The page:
He said it was up to county managements and hospital administrations to find how they can get vaccines from the facilities that had excess.

“If for example Kenyatta National Hospital (KNH) does not have vaccines then it is up to the management of the hospital to see how they can get vaccines from the nearest facility,” he said.

A survey by The Standard revealed that there were no yellow fever, measles, mumps, rubella, tetanus and cholera vaccines at Nairobi’s City Hall vaccination centre.

Those seeking yellow fever vaccines, which is compulsory before flying out to some countries, were referred to the county’s other facilities and Wilson Airport. Those who went there were again referred to a private facility.

Yellow fever vaccine costs Sh2,500 at City Hall but averages Sh10,000 in private facilities.

At Mbagathi Hospital, patients were also referred to private practitioners for the vaccine.

The situation was worse at Mukuru Health Centre, the only public health facility that serves majority of Embakasi residents, where not even one vaccine was available.

Health officers at the facility blamed the county government for not supplying them and said they had no alternative but to refer patients to private clinics within the area.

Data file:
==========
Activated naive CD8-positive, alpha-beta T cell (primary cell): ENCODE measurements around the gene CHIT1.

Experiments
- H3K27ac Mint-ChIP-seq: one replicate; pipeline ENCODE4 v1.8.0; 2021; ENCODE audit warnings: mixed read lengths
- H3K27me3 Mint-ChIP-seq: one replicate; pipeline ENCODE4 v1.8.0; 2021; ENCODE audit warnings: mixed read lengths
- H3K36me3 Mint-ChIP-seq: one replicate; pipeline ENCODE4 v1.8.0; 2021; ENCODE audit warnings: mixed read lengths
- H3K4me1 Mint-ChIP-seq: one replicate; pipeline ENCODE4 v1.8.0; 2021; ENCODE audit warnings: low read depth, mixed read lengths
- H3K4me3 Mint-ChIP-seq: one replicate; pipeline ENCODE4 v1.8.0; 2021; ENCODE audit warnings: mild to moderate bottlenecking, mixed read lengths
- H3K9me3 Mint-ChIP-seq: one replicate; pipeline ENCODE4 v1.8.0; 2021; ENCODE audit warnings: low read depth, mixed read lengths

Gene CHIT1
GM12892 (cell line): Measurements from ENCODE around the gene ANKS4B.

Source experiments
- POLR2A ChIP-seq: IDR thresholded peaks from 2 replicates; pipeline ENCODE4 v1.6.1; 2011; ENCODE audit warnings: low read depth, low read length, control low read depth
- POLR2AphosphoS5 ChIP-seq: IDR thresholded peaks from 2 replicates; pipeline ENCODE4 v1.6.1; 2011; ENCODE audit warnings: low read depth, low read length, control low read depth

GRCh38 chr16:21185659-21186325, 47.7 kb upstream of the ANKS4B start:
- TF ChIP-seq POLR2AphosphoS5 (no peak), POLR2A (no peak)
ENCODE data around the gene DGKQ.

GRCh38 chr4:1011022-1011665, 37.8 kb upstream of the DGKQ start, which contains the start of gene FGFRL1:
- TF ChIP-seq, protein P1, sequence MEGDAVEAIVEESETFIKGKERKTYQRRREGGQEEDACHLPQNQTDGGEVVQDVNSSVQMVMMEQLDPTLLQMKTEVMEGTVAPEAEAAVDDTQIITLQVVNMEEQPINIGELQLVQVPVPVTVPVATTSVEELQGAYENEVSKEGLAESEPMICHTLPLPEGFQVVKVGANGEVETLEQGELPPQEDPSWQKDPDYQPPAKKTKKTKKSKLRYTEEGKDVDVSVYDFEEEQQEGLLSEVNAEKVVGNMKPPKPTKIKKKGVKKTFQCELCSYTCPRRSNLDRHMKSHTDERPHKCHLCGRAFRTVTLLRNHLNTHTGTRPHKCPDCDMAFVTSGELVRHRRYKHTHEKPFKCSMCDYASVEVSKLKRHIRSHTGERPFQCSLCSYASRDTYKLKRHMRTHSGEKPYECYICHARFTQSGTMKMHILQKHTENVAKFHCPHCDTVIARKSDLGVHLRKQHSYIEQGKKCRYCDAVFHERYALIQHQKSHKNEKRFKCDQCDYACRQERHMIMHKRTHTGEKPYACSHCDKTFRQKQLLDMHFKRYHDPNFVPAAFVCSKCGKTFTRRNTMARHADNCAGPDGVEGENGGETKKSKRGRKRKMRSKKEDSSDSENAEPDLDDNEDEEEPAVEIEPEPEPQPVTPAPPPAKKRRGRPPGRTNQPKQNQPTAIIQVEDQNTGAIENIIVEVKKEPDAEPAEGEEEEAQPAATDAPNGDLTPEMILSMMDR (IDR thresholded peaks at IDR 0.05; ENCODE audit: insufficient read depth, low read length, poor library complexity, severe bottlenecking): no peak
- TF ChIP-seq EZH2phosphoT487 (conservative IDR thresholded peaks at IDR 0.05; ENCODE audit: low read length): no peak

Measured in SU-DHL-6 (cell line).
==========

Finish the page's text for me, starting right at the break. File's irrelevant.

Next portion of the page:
In Samburu County, most of the residents rely on faith-based health institutions, especially those run by the Catholic Church, which buy their vaccines from Mission for Essential Drugs and Supplies.

However, health authorities in some counties from the North Rift assured residents of adequate vaccines and other medicines in health facilities. The vaccines, however, come at a higher price. For example, a yellow fever jab at the Moi Teaching and Referral Hospital in Eldoret goes for Sh3,300.

In Uasin Gishu, Health Executive Evelyne Rotich said there were enough vaccines in all hospitals.

“There is no cause for alarm,” she said.

The county neighbours Elgeyo Marakwet where there has been an ongoing Hepatitis B vaccination campaign. Here, health officials said they had received enough vaccines to contain the spread.